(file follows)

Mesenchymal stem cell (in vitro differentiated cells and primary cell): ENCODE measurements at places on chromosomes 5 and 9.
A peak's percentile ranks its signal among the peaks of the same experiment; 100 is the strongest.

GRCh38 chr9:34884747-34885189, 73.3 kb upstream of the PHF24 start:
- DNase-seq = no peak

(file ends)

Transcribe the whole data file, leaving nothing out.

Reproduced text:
Mesenchymal stem cell (in vitro differentiated cells and primary cell): ENCODE measurements at places on chromosomes 5 and 9.
A peak's percentile ranks its signal among the peaks of the same experiment; 100 is the strongest.

GRCh38 chr9:34884747-34885189, 73.3 kb upstream of the PHF24 start:
- DNase-seq = no peak